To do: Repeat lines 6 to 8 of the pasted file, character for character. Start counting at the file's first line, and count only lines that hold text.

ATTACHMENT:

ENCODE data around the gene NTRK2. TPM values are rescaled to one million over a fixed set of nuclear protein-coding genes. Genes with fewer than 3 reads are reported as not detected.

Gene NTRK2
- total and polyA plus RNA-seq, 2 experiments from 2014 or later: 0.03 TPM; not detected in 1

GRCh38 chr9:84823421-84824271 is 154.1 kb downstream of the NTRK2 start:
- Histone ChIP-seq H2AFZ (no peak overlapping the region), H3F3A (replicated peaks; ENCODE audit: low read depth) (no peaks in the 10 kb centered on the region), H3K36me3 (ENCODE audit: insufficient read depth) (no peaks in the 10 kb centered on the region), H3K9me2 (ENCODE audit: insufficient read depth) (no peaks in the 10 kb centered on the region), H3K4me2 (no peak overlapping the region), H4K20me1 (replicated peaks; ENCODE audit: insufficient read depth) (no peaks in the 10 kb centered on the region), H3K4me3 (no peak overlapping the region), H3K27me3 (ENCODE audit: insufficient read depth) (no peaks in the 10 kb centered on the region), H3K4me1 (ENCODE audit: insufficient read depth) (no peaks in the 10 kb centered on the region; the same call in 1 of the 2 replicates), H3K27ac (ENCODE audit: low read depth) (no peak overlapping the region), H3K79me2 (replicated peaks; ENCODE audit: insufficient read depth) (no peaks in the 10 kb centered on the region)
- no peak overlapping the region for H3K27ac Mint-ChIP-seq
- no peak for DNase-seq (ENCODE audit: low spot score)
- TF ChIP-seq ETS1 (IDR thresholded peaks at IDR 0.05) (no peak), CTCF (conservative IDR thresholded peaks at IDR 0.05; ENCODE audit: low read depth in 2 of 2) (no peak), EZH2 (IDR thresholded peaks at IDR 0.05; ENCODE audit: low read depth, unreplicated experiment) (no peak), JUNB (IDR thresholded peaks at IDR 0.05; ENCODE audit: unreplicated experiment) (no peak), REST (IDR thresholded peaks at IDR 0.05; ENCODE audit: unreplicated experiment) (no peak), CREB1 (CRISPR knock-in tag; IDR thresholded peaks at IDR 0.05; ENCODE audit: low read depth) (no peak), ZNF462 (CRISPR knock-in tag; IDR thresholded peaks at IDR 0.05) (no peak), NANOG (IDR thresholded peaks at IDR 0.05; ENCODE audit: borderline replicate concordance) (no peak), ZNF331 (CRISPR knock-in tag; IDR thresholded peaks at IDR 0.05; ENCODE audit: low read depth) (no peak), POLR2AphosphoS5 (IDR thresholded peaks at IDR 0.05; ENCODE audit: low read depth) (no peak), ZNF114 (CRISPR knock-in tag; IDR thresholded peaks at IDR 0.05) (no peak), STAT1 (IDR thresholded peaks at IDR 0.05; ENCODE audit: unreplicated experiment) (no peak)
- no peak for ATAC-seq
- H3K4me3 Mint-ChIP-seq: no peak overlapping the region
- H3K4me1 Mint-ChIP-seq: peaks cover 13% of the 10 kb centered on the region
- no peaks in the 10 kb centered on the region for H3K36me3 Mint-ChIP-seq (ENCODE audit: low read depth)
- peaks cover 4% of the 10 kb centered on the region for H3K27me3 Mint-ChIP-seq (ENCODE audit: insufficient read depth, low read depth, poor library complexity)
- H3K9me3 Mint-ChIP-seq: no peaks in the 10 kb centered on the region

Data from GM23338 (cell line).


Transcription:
- no peak overlapping the region for H3K27ac Mint-ChIP-seq
- no peak for DNase-seq (ENCODE audit: low spot score)
- TF ChIP-seq ETS1 (IDR thresholded peaks at IDR 0.05) (no peak), CTCF (conservative IDR thresholded peaks at IDR 0.05; ENCODE audit: low read depth in 2 of 2) (no peak), EZH2 (IDR thresholded peaks at IDR 0.05; ENCODE audit: low read depth, unreplicated experiment) (no peak), JUNB (IDR thresholded peaks at IDR 0.05; ENCODE audit: unreplicated experiment) (no peak), REST (IDR thresholded peaks at IDR 0.05; ENCODE audit: unreplicated experiment) (no peak), CREB1 (CRISPR knock-in tag; IDR thresholded peaks at IDR 0.05; ENCODE audit: low read depth) (no peak), ZNF462 (CRISPR knock-in tag; IDR thresholded peaks at IDR 0.05) (no peak), NANOG (IDR thresholded peaks at IDR 0.05; ENCODE audit: borderline replicate concordance) (no peak), ZNF331 (CRISPR knock-in tag; IDR thresholded peaks at IDR 0.05; ENCODE audit: low read depth) (no peak), POLR2AphosphoS5 (IDR thresholded peaks at IDR 0.05; ENCODE audit: low read depth) (no peak), ZNF114 (CRISPR knock-in tag; IDR thresholded peaks at IDR 0.05) (no peak), STAT1 (IDR thresholded peaks at IDR 0.05; ENCODE audit: unreplicated experiment) (no peak)